Aurora, I am building a basement storage area for food storage. Here in the States it's been said that a city is 3 days away from no food. The big buzz word for companies here is just in time inventory. Right now I could probably live a couple weeks and maybe even a month if the situation was extreme. I still have to get the perishables such as milk and bread. My storage area is more to save money and buy bulk when sales happen. Then there is the garden food preservation as well. I live in the Urban city so I could never be fully self sustaining even if I wanted. There are too many things I like that can't be grown in midwestern U.S. I do like my morning coffee and an occasional tea. Bananas are kind of a favorite as well. I do have some long term beans and rice just in case things go south for whatever reason.

Have a great day shopping in the pantry.

Heather's Blog-o-rama said...

I LOVED this article and wholeheartedly agree with your reasons for building up a pantry of basics. That is so smart and wise, not to mention being a really good steward of finances by doing that :) :) I think it's important for so many reasons. I think of emergency preparedness. If something happened and you didn't have access to food for awhile, would you be prepared etc. Yes, you eat more healthfully, too .

My dad and I live in an apartment. i wouldn't call a flat, because it's g round level and then the second floor...it's sorta flat ;) :) In any case, we have two linen closets with small, but nice storage space. We stock up on basics and it really helps. We spend less on gas, we eat better, and we save money.

I'm not sure about the UK, but here in the USA stores will often put certain items on sale. If it is what I call a "stockpile" price, I'll buy extra...enough to last me till the next sale. So that way, I get what I need for my family, and I don't pay full price. I'm also friends with the people who work behin the meat counter. So they always tell me when meat is on special.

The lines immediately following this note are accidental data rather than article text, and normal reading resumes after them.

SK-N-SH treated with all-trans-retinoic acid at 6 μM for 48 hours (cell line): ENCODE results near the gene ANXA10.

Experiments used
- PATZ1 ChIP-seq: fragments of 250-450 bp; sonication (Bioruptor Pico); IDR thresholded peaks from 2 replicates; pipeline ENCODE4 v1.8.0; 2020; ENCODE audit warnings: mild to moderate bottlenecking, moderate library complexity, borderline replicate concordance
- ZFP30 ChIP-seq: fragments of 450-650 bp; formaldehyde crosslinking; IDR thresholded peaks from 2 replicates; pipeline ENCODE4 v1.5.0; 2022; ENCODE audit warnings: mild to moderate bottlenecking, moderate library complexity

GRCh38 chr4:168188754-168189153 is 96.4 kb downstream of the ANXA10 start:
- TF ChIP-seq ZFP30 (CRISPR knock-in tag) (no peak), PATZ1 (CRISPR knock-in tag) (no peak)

Anyways, I really like what you are doing. That's so smart :) :) Have a great weekend. love and hugs from Oregon, Heather :)

Mum said...

I hate supermarkets too and am fortunate enough to live within walking distance of local shops where I can take advantage of things on offer. I do have a stockpile of staples but would love more space to store more. Like you we use plenty of tinned tomatoes and bread flour (I keep my flour in the freezer). Our cats consume a lot of food but I don't think I could fit 200 tins in any of my hiding spaces! At the moment we are eating our garden so I don't have to shop as much.
Love from Mum
xx

tree said...

I admit we get some odd looks at the store even in the US, while every other cart is piled high with chips and soda we're buying massive jugs of olive oil and tons of flour. I still have much of a 50lb bag of rice almost a year after it was given to us keeping the fridge door shut!
We do a weekly shop, but only to fill in the gaps and take advantage of good deals. The other week loaves of frozen garlic bread were buy one get two free and were covered with coupon stickers at a double coupon supermarket! While we usually make our own bread it was too good to pass up and seemed great for quick pasta nights so I bought probably a year's worth.

Frugal Living Uk said...

If only I had local shops! I live in a borough of London and have Sainsbury, co-op and tesco nearby but not a single butchers or fruit and veg shop for miles around. I dislike supermarket shopping and bulk buys and stock piling are definitely the way forward, but I just wish I could then shop locally for fresh produce.
Regards
Dan

Jessa said...

If we had a basement, or even more storage, I think we would buy more and stock up things we use frequently. My mom probably has a years supply if it's just her in the house; which it will be in two months.

Dani said...

Aurora - s'funny - I did a blog posting on this very topic on Friday (http://ecofootprintsa.blogspot.com/2011/07/preparation.html).

I, too, believe that having extra stock of dried / tinned / preserved goods on hand is mentally very comforting and reassuring - regarding feeding my family and any unexpected visitors whom I cannot exclude from my dinner table.

But, in place of purchasing from a bulk supplier over the mountain, I try and spread the load (literally, and monetarily) by purchasing from my local stores when they offer specials.

I keep my eyes open for those specials - especially in winter when the stores also find the going a little tougher as their customers aren't quite the impulse buyers that they are in the summer months - I think the inclement weather could have something to do with that...

I purchase 3 or 4 bags of lentils / beans / dried peas, flour, sugar , coffee, tea, tinned tuna /sardines, etc. EVERY TIME they are on special, and keep them in my "extra" pantry in the laundry, rotating my stock as I store them. We have 2 local stores we can purchase from, and they tend to rotate their specials - so every couple of weeks I am out stocking up.